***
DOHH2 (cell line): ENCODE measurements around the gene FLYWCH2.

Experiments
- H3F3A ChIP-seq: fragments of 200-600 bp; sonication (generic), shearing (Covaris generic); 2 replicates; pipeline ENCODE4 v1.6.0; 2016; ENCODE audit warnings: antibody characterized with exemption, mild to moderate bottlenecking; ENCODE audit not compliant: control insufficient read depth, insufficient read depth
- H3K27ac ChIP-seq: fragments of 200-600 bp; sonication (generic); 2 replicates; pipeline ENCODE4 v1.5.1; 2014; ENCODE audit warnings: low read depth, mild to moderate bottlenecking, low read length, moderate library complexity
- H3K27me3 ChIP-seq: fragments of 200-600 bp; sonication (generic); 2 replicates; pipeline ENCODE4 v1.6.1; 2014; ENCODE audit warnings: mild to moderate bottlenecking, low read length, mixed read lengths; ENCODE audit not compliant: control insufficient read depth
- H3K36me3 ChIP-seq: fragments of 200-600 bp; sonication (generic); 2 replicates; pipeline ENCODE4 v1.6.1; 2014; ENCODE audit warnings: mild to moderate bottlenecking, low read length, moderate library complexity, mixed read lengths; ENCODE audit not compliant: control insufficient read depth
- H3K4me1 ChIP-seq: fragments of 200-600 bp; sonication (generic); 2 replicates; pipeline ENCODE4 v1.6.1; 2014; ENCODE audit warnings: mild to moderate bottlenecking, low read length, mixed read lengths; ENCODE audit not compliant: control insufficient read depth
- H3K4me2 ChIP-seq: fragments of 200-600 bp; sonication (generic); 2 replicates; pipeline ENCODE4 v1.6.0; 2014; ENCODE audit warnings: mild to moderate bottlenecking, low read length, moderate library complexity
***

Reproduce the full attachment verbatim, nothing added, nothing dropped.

DOHH2 (cell line): ENCODE measurements around the gene FLYWCH2.

Experiments
- H3F3A ChIP-seq: fragments of 200-600 bp; sonication (generic), shearing (Covaris generic); 2 replicates; pipeline ENCODE4 v1.6.0; 2016; ENCODE audit warnings: antibody characterized with exemption, mild to moderate bottlenecking; ENCODE audit not compliant: control insufficient read depth, insufficient read depth
- H3K27ac ChIP-seq: fragments of 200-600 bp; sonication (generic); 2 replicates; pipeline ENCODE4 v1.5.1; 2014; ENCODE audit warnings: low read depth, mild to moderate bottlenecking, low read length, moderate library complexity
- H3K27me3 ChIP-seq: fragments of 200-600 bp; sonication (generic); 2 replicates; pipeline ENCODE4 v1.6.1; 2014; ENCODE audit warnings: mild to moderate bottlenecking, low read length, mixed read lengths; ENCODE audit not compliant: control insufficient read depth
- H3K36me3 ChIP-seq: fragments of 200-600 bp; sonication (generic); 2 replicates; pipeline ENCODE4 v1.6.1; 2014; ENCODE audit warnings: mild to moderate bottlenecking, low read length, moderate library complexity, mixed read lengths; ENCODE audit not compliant: control insufficient read depth
- H3K4me1 ChIP-seq: fragments of 200-600 bp; sonication (generic); 2 replicates; pipeline ENCODE4 v1.6.1; 2014; ENCODE audit warnings: mild to moderate bottlenecking, low read length, mixed read lengths; ENCODE audit not compliant: control insufficient read depth
- H3K4me2 ChIP-seq: fragments of 200-600 bp; sonication (generic); 2 replicates; pipeline ENCODE4 v1.6.0; 2014; ENCODE audit warnings: mild to moderate bottlenecking, low read length, moderate library complexity